Seeded Sandwich Bread

Print
Seeded Sandwich Bread
Yield: 32 servings
Author: Karen Kerr
This seeded sandwich bread has a delicious crunchy crust, and the flour is a mixture of both bread flour and semolina flour. The semolina flour gives the slices a gorgeous yellow color and a nice nutty flavor.

Ingredients:

  • 482 grams (4 cups) bread flour
  • 326 grams (2 cups) semolina flour
  • 510 grams (2 1/4 cups) lukewarm water
  • 2 tablespoons olive oil
  • 2 1/2 teaspoons salt
  • 28 grams (1/4 cup) powdered milk
  • 1 tablespoon instant yeast
  • 2 tablespoons mixed seeds of your choice, such as Everything Bagel, poppy seeds, sesame seeds, and flax seeds. 

Instructions:

  1. Mix all of the ingredients, except the seeds, and knead by hand or machine until smooth and slightly sticky. 
  2. Place the dough into an oiled bowl or dough rising bucket and let rise until doubled, about an hour.
  3. Line a long baker with parchment paper. 
  4. Flatten the risen dough into a 13 inch rectangle and roll it into a log. Place the log on top of the parchment paper and cover with the lid. Let rise until doubled. 
  5. Spray the top of the loaf with water and sprinkle with your favorite seed mixture. Slash the top of the loaf on the diagonal several times, about four inches apart.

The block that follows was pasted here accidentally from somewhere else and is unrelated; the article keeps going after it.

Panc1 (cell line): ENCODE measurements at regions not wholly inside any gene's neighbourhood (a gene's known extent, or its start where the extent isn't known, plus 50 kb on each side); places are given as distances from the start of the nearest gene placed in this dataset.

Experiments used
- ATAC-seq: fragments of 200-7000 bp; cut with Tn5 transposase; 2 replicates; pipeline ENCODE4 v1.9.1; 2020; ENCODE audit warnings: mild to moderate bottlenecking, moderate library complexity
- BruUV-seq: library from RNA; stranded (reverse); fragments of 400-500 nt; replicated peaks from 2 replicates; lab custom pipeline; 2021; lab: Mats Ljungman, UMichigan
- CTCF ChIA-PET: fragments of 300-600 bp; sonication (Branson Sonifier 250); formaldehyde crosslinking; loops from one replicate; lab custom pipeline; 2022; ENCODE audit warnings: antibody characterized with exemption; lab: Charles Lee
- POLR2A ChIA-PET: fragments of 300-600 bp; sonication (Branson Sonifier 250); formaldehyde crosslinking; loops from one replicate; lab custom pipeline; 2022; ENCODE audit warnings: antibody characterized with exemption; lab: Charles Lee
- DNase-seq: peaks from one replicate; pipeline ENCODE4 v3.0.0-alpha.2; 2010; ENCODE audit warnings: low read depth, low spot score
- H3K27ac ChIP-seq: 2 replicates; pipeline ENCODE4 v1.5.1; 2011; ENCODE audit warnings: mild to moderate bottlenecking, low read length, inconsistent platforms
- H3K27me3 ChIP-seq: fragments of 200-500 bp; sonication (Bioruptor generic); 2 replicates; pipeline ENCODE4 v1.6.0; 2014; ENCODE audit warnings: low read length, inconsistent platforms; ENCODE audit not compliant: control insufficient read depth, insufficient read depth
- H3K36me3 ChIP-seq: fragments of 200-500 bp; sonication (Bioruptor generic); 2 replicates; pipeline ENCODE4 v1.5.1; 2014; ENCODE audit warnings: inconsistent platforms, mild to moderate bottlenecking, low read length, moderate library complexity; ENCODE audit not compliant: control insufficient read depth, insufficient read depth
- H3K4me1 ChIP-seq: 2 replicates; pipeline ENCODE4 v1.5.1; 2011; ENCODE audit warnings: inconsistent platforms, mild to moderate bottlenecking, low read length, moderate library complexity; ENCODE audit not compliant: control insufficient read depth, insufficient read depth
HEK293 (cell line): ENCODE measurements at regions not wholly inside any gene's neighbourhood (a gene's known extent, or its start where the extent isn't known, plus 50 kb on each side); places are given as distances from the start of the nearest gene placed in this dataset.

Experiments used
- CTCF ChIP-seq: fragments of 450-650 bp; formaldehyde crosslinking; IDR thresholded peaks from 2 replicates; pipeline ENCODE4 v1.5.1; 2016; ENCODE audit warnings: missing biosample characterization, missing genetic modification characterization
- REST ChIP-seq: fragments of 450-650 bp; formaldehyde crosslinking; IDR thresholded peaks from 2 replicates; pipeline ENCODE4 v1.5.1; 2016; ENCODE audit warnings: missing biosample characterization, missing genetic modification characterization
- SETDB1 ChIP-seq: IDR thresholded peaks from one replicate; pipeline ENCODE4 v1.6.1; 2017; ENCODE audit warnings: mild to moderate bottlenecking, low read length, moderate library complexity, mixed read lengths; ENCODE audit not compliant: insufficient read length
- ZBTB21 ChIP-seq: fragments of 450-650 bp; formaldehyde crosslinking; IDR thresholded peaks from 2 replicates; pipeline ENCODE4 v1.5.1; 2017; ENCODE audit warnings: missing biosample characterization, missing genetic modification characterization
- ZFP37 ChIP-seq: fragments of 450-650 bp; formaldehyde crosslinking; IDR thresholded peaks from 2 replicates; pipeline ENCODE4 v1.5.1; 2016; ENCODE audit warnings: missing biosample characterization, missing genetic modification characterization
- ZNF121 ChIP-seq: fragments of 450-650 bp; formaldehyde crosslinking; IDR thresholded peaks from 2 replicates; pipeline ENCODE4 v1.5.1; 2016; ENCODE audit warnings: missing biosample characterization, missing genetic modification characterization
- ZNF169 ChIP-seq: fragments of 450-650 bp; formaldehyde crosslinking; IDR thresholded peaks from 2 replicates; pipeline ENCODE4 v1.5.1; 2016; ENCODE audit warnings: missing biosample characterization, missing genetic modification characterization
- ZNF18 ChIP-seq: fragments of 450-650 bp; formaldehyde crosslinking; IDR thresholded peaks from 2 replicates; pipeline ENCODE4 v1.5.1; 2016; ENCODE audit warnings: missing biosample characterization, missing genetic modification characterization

6. Place the pan, with the lid on, into a cold oven and set the heat to 425 degrees F. 
  7. Bake the loaf for 35 minutes with the lid on, and 5 to 15 minutes with the lid off, until the loaf comes to an internal temperature of 190 degrees F. 
Calories
111.21
Fat (grams)
1.84
Sat. Fat (grams)
0.25
Carbs (grams)
19.53
Fiber (grams)
1.10
Net carbs
18.44
Sugar (grams)
0.55
Protein (grams)
3.83
Sodium (milligrams)
173.36
Cholesterol (grams)
0.16
bread, semolina
bread
Italian, american
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Created using The Recipes Generator

This recipe was adapted from King Arthur Flour, a great place to find semolina and durum flour.

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14 comments:

  1. That's a perfect crumb, beautifully tight and spiraled. Love the color, love the red baker! I need to get some semolina to try, so beautifully golden...

    ReplyDelete
  2. Hi Karen:
    Do you think I could use my Pullman Loaf pan for this Bread with the lid off?

    ReplyDelete
    Replies
    1. If you have the larger pullman pan, I think you could do it with the lid on or off.

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  3. Hello Karen, your breads always fascinate me and call me to bake. This is a gorgeous loaf. The crumb is great.

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  4. Here we get two types of semolina one is thick version which we use to make upma and other is the fine version which you have used to make this beautiful seeded loaf. Must try this half flour and semolina bread.

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  5. Seriously, Karen, ANOTHER pan I need to own? That is one gorgeous loaf and I love the way the seeds look like stripes!

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  6. Gorgeous loaf! Gorgeous pan! I really need this pan!

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  7. I am loving the generous topping of seeds on this and the crust of the bread is just gorgeous. And the texture of the bread just feel like picking a slice

    ReplyDelete